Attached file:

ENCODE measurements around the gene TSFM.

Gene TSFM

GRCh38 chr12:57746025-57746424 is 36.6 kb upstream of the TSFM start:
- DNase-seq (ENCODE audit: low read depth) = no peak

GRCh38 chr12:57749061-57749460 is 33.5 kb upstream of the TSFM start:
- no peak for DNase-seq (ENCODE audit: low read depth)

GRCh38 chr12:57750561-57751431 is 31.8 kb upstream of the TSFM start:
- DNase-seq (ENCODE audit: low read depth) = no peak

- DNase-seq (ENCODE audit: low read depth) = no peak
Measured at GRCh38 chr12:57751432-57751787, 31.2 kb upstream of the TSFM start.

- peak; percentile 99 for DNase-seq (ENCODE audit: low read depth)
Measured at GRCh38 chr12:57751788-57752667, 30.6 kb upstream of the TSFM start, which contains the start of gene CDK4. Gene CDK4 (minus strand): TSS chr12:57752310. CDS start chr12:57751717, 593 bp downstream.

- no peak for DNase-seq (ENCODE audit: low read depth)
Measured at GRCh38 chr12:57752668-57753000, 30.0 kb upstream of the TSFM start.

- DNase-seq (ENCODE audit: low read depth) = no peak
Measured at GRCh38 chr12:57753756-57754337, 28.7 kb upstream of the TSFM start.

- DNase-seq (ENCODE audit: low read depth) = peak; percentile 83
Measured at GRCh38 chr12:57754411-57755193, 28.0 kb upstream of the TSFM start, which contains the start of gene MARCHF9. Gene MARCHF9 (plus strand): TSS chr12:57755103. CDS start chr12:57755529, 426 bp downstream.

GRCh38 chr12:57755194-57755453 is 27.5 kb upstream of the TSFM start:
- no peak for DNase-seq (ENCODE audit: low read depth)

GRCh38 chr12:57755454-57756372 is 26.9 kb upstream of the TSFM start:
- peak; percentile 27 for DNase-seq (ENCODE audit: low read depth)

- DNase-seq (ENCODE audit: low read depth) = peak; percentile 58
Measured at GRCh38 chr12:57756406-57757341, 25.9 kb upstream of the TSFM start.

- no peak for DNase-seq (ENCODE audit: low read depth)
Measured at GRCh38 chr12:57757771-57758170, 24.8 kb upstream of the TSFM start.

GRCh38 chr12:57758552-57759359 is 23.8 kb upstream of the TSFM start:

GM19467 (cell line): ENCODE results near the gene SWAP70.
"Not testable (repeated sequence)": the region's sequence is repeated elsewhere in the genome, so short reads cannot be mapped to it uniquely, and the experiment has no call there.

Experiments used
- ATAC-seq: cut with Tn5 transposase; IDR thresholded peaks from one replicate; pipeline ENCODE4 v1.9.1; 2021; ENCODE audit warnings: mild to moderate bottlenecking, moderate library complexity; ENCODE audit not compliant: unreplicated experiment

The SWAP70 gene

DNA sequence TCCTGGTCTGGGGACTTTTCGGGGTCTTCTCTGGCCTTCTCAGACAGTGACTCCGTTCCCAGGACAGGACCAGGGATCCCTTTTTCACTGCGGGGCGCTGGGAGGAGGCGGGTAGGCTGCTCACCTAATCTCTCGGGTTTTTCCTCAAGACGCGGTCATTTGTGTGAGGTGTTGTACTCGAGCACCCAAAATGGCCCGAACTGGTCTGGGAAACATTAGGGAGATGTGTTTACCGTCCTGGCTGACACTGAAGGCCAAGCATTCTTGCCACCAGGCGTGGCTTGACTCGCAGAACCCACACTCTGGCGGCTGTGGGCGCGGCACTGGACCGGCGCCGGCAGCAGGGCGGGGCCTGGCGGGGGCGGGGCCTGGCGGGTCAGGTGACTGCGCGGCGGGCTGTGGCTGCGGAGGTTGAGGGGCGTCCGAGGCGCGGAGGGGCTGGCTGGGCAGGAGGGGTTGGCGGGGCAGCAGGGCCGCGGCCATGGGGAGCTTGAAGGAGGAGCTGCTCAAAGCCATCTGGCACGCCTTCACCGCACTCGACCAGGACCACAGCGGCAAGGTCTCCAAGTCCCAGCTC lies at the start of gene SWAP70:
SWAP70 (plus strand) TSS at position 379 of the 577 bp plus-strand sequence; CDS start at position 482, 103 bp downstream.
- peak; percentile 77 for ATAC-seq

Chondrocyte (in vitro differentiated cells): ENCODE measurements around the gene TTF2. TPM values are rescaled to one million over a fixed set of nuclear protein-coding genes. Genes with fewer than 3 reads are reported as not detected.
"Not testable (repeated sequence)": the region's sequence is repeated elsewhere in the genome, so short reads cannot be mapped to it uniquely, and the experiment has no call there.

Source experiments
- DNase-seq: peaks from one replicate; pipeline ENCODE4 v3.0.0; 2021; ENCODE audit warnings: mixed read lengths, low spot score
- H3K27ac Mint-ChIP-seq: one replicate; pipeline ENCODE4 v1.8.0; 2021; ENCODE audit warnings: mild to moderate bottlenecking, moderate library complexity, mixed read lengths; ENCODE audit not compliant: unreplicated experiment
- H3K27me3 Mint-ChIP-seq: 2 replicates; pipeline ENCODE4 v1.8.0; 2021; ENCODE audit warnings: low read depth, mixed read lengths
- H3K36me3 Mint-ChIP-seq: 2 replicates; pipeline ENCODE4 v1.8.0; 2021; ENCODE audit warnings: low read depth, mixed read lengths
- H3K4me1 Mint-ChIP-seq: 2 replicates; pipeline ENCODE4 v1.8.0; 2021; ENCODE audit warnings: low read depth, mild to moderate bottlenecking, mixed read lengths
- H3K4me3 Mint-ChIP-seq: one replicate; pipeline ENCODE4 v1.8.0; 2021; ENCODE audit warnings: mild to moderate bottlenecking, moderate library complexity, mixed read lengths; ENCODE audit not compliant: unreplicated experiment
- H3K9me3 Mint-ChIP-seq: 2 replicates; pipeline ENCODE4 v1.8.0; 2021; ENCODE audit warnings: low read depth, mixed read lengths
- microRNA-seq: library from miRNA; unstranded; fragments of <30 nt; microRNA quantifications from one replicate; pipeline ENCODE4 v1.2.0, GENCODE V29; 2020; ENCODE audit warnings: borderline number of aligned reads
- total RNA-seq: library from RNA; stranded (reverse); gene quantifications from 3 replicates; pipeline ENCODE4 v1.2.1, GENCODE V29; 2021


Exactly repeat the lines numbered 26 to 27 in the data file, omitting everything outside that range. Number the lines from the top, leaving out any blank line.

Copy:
Measured at GRCh38 chr12:57757771-57758170, 24.8 kb upstream of the TSFM start.

GRCh38 chr12:57758552-57759359 is 23.8 kb upstream of the TSFM start: